What Does “Maliciously” Mean, When an Extortion Statute Bans “Maliciously Threaten[ing]”?

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From Tomlinson v. State, decided today by the Florida Supreme Court, in an opinion by Justice John Couriel:

Kevin Tomlinson threatened to ruin the reputation of two fellow real estate brokers unless they paid him. Must the State prove that Tomlinson made this threat with hatred for the complainants in seeking a conviction under Florida’s extortion law? …

In April 2015, Kevin Tomlinson filed a complaint with the Miami Association of Realtors (MAR) alleging that two brokers, Jill Hertzberg and Jill Eber, known in the market as “the Jills,” were preventing other brokers from courting their clients by manipulating data in a listing service that MAR operated. In their response to the complaint, the Jills took responsibility for altering the data. Nonetheless, the grievance process continued.

Tomlinson demanded that the Jills pay $400,000, or else he was “going to ruin” them “by, among other things, ‘call[ing] the Wall Street Journal’ and convincing the Florida Department of Business and Professional Regulation to take away the Jills’ real estate licenses.” “He told [Hertzberg] that her reputation was at risk, and that he did not want her ‘beautiful career to be marred.’ He also mentioned that other brokers were interested in filing similar complaints, but that he had no desire to ‘corral all these people who want to bring down the Jills.'” They agreed to the $400,000 (apparently as part of a police-supported arrangement to gather evidence against him), but he upped the demand to $800,000.

Tomlinson was convicted of extortion under Florida Statutes § 836.05, which at the time provided (emphasis added):

Whoever … maliciously threatens to accuse another of any crime or offense, or by such communication maliciously threatens an injury to the person, property or reputation of another, or maliciously threatens to expose another to disgrace, or to expose any secret affecting another, or to impute any deformity or lack of chastity to another, with intent thereby to extort money or any pecuniary advantage whatsoever, or with intent to compel the person so threatened, or any other person, to do any act or refrain from doing any act against his or her will, shall be guilty of a felony of the second degree ….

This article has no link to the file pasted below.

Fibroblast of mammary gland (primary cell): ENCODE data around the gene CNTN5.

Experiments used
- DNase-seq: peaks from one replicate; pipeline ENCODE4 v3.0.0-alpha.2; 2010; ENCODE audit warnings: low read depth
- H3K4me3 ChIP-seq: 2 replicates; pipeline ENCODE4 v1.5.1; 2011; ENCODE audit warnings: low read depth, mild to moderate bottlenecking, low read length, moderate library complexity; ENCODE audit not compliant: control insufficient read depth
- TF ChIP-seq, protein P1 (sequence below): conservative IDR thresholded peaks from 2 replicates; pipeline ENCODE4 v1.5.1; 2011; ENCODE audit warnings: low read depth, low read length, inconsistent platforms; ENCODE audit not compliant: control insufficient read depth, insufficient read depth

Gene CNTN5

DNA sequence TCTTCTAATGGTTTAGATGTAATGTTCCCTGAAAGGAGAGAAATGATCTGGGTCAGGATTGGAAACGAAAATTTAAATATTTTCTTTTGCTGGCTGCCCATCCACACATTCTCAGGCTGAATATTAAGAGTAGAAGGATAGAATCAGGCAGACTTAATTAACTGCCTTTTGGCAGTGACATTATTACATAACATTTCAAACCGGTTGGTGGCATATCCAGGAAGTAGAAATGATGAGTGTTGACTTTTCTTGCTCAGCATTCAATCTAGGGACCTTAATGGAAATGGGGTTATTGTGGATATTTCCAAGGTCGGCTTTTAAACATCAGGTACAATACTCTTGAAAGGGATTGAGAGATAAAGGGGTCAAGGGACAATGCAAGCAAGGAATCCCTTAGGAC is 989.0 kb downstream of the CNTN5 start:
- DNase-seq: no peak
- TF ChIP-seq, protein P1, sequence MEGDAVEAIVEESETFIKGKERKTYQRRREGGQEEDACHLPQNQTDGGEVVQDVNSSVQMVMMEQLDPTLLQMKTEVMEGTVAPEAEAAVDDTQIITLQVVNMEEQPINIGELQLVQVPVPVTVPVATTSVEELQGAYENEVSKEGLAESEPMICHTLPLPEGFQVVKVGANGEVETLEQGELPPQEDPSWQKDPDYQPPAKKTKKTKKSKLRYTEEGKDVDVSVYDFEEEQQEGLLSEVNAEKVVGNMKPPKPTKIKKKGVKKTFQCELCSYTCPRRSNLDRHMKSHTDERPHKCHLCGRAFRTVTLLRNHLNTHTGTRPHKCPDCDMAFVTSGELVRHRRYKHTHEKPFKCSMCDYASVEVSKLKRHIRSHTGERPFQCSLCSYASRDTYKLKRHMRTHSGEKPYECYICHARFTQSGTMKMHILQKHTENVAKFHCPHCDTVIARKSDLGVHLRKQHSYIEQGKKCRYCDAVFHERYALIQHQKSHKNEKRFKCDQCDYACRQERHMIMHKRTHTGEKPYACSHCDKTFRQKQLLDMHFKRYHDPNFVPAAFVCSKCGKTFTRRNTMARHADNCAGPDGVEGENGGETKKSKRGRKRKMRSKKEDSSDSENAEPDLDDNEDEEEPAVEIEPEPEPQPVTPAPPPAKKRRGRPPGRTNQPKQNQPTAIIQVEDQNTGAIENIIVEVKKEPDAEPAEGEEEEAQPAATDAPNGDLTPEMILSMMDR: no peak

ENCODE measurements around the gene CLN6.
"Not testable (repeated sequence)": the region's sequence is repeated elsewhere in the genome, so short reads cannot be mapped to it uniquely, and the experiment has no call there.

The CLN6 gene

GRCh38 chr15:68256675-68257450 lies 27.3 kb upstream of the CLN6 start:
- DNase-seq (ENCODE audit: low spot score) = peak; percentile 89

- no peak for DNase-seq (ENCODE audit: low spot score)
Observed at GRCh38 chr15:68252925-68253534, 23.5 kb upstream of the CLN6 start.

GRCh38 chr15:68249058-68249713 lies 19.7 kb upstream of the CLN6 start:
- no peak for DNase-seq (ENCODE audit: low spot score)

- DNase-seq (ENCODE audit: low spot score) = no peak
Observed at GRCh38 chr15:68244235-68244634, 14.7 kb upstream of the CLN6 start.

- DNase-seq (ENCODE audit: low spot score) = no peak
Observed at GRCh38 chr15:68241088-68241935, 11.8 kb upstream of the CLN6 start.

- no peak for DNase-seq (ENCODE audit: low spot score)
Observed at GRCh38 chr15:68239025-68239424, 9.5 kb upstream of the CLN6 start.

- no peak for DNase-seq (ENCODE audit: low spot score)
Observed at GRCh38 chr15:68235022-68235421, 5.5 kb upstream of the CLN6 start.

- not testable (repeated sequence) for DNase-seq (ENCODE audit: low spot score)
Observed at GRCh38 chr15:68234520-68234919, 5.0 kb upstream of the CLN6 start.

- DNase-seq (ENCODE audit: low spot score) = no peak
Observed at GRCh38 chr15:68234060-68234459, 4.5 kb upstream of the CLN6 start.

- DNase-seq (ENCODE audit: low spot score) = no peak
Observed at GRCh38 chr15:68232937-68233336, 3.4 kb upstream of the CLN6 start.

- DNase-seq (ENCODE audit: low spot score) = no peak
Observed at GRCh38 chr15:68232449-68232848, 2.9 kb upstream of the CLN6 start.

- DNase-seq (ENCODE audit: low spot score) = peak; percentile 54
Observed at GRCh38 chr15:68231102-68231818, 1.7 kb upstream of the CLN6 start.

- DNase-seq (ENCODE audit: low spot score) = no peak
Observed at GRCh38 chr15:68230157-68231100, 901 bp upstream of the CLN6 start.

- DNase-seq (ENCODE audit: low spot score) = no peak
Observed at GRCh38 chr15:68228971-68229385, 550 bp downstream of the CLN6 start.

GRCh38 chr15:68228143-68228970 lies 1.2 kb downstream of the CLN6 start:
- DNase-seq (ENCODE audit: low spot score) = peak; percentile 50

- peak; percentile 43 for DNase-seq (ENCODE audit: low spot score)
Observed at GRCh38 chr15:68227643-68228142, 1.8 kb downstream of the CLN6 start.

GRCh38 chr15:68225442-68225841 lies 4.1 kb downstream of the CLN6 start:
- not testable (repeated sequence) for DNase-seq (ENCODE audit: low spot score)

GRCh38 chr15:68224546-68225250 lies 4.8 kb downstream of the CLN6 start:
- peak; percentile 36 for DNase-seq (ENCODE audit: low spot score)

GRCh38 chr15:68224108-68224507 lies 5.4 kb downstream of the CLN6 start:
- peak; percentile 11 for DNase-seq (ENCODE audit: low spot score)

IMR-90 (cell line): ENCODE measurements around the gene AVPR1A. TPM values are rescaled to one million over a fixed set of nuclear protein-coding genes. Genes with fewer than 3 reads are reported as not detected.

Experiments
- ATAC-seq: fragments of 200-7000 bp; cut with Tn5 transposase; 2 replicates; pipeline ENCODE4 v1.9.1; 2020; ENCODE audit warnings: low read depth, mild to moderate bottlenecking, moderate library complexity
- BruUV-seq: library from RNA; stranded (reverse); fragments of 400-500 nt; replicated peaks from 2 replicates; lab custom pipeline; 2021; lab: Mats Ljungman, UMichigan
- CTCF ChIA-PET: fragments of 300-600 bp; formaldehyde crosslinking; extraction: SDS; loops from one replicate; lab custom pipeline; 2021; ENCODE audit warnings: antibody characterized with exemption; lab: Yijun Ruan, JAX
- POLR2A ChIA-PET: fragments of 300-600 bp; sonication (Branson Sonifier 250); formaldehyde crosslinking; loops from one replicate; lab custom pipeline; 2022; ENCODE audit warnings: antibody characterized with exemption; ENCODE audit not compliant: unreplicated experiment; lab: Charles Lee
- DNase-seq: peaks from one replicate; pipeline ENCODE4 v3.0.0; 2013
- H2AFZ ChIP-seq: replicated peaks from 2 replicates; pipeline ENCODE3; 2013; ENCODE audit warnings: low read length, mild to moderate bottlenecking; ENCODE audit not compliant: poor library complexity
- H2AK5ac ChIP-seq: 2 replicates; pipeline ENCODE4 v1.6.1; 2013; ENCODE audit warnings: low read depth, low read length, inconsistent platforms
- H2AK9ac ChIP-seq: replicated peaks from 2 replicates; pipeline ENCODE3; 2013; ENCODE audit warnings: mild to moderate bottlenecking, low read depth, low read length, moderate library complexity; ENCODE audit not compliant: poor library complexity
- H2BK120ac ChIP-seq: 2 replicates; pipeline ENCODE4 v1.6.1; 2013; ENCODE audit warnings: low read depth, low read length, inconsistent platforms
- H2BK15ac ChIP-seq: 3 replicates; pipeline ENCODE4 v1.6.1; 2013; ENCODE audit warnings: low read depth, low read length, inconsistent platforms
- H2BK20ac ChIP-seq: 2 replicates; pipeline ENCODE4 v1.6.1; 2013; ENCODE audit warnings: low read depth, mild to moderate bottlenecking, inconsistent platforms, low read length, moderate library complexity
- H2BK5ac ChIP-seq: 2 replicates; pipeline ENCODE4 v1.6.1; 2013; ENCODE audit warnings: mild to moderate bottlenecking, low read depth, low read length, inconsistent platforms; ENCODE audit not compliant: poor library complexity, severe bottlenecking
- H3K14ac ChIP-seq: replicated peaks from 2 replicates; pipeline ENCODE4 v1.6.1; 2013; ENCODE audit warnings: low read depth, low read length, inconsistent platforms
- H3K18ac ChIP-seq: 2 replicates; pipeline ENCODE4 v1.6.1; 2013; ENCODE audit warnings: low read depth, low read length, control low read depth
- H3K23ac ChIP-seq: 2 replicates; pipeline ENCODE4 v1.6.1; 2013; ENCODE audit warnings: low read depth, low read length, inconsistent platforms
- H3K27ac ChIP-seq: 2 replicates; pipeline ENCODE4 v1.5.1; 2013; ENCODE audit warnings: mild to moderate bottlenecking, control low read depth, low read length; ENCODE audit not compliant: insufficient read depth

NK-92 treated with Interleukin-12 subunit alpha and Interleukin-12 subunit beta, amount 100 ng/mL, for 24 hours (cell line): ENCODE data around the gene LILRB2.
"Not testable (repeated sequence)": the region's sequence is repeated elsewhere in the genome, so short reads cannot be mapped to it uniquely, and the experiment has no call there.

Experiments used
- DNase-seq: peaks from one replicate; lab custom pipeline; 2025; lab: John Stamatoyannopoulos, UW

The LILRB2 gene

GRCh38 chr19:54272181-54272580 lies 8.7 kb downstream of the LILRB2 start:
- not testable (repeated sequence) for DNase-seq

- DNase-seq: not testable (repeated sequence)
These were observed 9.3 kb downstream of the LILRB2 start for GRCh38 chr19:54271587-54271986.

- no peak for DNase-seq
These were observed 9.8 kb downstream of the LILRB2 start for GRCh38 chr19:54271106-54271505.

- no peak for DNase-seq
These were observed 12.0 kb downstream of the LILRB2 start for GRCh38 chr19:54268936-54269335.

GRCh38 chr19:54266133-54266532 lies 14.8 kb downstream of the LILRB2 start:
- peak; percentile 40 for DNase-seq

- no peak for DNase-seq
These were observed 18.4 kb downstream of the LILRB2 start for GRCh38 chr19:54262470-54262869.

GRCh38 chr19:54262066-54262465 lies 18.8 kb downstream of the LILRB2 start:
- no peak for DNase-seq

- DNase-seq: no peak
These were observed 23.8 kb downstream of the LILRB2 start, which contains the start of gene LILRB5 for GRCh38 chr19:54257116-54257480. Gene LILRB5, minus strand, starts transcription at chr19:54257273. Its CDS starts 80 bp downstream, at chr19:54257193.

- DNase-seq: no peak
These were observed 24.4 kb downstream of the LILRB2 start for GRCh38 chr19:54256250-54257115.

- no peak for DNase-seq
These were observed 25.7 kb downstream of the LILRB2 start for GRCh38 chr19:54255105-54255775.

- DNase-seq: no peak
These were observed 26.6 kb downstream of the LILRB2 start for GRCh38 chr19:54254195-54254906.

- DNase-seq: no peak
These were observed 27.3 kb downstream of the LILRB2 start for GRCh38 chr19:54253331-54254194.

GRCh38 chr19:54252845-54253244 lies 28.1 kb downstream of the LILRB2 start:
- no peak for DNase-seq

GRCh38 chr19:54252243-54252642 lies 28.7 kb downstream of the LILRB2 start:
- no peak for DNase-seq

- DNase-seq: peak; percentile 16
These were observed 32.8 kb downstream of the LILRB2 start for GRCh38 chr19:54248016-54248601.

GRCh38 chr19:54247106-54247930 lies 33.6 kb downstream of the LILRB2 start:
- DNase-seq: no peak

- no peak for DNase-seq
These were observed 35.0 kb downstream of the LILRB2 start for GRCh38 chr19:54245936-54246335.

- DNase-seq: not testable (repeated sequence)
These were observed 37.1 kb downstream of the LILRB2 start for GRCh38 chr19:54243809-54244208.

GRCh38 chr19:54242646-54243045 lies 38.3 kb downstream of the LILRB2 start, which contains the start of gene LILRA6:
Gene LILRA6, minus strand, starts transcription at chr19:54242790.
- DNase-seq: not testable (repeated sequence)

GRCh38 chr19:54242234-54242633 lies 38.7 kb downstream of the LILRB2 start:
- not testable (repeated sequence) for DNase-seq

The court analyzed the statute thus:

The word “maliciously” is not defined in section 836.05 or chapter 836. The standard jury instruction acknowledges that Florida’s district courts of appeal have adopted different definitions of the word. One district court has read the statute to require proof of ill will, hatred, spite, or an evil intent (what some courts have called “actual malice”). And other district courts have read the statute to require proof that the threat was made intentionally and without any lawful justification (or “legal malice”)….

When, in discerning what a statute requires, we encounter a word with more than one meaning, we look for the original meaning of the statutory text to keep us from overriding the bargain struck in the Legislature and signed by the Governor, that is, the law that governs us…. Here, the contextual clues bearing on the meaning of “maliciously” in section 836.05 affirm the Third District’s insight that the term does not denote a hatred of the complainant. Adjacent language requires the State to prove “intent … to extort money or any pecuniary advantage” or to make a complainant or another person “do any act or refrain from doing any act against his or her will.” That provides a clue about what the word “maliciously” does in the statute: it directs the reader to the meaning of the word that fits most readily with an intent to take pecuniary advantage of, and not necessarily to hate, the complainant—that is, to act “intentionally and without a lawful justification.”